In the third blog in our series on resource dependencies we take a fresh look at the third-party aspect of business continuity management with additional considerations highlighted by the onset of the COVID -19 pandemic.
While business continuity planning originally focused on the continuity of an organisation’s own operations, the reliance on vendors and the impact of non-performance of these vendors on an organisation’s operations led to the inclusion of contingencies for critical third-parties as part of business continuity planning.
There are three typical strategies that can be considered regarding the continuity of third-party dependencies. Firstly, the inclusion of clauses related to BCM arrangements into contracts / service level agreements with critical suppliers. Secondly, the identification of alternative arrangements for products and services, such as the identification of alternative suppliers available in the market or evaluating the capability to move a service inhouse (which may be particularly applicable where the service was previously conducted internally and outsourced for convenience). And thirdly, the use of multiple providers to provide different proportions of the same product or service to enable continuity of supply.
While these strategies are great in theory, in order to be effective, organisations need to integrate them into existing business processes. For example, it’s not just about having a standard BCM clause in every vendor contract. It becomes important to really understand the priority of your suppliers and what makes them important in relation to your business. From this, one would then be able to determine how best to manage the requirement – from contracting which requires the supplier to have a BCM programme in place, to requesting proof of the continuity plans and arrangements in place, to being involved in testing or having sight of test results. For some larger organisations, with stronger negotiating powers, they can even dictate what specific business continuity capabilities are required of their service providers.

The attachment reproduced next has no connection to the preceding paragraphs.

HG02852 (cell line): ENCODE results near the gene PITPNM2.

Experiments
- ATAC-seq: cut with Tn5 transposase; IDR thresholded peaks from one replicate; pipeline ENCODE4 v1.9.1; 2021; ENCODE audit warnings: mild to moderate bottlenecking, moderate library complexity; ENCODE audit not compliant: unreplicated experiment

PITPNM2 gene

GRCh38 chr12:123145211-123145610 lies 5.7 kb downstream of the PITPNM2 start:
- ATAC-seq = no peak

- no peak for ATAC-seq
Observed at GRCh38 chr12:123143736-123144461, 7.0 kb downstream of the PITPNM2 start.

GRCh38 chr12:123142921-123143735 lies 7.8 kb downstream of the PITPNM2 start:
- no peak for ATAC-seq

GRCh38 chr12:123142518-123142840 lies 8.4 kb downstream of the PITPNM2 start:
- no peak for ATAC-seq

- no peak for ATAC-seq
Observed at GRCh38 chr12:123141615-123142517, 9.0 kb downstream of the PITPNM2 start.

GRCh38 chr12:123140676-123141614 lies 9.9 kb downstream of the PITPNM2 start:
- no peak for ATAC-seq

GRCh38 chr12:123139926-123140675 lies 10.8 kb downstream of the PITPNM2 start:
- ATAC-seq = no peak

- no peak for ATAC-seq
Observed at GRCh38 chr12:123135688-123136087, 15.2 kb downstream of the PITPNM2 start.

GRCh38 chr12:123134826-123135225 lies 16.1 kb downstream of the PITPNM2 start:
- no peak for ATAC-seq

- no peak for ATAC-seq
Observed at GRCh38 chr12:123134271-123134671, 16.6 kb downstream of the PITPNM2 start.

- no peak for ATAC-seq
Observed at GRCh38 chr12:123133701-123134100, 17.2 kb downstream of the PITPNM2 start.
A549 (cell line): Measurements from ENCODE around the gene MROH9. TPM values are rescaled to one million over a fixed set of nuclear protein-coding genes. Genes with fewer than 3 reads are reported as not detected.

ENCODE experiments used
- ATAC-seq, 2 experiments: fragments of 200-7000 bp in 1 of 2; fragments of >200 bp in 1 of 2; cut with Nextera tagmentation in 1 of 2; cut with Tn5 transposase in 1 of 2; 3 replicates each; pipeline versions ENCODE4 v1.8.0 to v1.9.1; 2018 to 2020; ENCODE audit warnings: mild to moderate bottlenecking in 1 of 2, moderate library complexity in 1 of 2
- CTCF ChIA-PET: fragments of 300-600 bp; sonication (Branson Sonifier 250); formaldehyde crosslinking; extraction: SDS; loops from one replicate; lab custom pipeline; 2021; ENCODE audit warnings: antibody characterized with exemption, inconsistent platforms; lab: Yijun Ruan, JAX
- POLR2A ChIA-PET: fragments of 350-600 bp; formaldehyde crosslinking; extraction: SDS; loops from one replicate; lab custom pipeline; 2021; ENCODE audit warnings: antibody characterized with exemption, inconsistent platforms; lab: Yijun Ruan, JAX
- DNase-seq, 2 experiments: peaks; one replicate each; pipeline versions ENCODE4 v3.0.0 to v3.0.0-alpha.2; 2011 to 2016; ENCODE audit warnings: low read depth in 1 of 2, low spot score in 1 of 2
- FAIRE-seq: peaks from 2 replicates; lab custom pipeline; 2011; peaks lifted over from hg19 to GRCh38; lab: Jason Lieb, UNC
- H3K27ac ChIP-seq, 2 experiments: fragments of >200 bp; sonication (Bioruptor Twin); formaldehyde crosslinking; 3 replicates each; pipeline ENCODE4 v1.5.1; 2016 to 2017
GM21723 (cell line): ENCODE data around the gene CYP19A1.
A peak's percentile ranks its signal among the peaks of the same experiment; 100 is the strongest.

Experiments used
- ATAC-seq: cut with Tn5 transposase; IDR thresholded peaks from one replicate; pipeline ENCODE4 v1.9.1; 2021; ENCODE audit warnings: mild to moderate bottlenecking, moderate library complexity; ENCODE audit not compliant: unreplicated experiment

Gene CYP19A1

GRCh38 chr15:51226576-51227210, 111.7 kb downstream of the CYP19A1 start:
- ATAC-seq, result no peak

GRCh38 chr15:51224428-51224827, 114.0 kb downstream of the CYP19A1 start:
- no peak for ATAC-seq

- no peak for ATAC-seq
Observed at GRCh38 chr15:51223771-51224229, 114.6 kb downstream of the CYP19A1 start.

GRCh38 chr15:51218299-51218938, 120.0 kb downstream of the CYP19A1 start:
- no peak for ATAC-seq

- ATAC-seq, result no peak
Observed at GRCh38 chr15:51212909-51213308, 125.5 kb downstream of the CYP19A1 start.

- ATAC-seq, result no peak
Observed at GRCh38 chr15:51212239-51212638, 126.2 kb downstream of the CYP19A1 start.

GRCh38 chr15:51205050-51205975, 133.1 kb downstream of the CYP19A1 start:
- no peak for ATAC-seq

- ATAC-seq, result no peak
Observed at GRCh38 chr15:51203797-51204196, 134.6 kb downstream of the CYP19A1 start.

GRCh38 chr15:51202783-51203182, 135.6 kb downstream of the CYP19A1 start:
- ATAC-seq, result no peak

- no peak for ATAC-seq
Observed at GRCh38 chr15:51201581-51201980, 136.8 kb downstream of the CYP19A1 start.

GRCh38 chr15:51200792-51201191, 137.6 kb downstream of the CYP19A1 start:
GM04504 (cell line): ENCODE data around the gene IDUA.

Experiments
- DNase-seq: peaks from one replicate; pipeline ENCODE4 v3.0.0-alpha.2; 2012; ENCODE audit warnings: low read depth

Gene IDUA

In the manufacturing space where long stock lead times often prevail, any disruption along the value-chain can have a detrimental impact on the ability to operate – leading organisations to consider a more than a just-in-time model, evaluating the benefit of holding continuity reserves in a safe separate location.
Another consideration is that simply identifying an alternative supplier may just not be effective enough. From a supplier perspective, it may not be feasible to invest in a relationship if they are only required in a disaster. Nor for many organisations are their onboarding and specification processes quick enough to allow for this. As such, splitting the demand between suppliers can be more effective to ramp up supply rather than starting from nothing. Ultimately, processes need to be agile enough to support engagement with suppliers quickly, with the necessary controls to prevent abuse. Typically, government entities have stringent supplier processes but documented emergency funding and procurement processes allow them to respond quickly in a crisis without undermining adequate controls.
At the same time, consumers are less tolerant of disruptions, regardless of cause. What the COVID-19 pandemic has highlighted is not only the emphasis on the supply side but the role that demand disruptions can have on a value chain.
From a supply risk perspective, it’s not just about an isolated supplier disruption but often a disruption that can touch a whole industry. A pandemic is a good example of this as is industrial action. Business disruption can be bought about by business failures, bankruptcy and companies who file for business rescue.
Examining the changing demand for products and services also has serious implication for business continuity. COVID-19 has highlighted this as we have seen shelves empty without the capacity for restocking. Situations where suppliers’ current production could either not be ramped up or where access to materials was just not available due to increased demand – a good example being hand sanitizers where stocks of alcohol were depleted and access to the plastic bottles was inadequate.
Other challenges that impact the demand side are price gouging opportunists along the value chain, the government’s emphasis to buy local, impending trade restrictions, cases where stock is available but companies are unwilling to supply for some other strategic reason. Even the changing demand for non-standard supplies in managing a crisis, like laptops, 3G cards, sanitizers, masks, thermometers have all been highlighted in this pandemic.
So, what have we learnt so far?
We need to acknowledge that suppliers are an integral part of the ability of a business to service their clients and its more than just about immediate suppliers and contingencies. We need to look at the full value-chain – explore potential threats to broader demand changes and downstream value-chain disruptors and monitor them over time.
It can be very hard to distinguish between a hiccup to operations dealt with as part of day-to-day management and a major disruptive event where continuity measures need to be invoked timeously. And then when risks are realised, we need to respond appropriately ensuring that our internal processes are agile enough to support the response.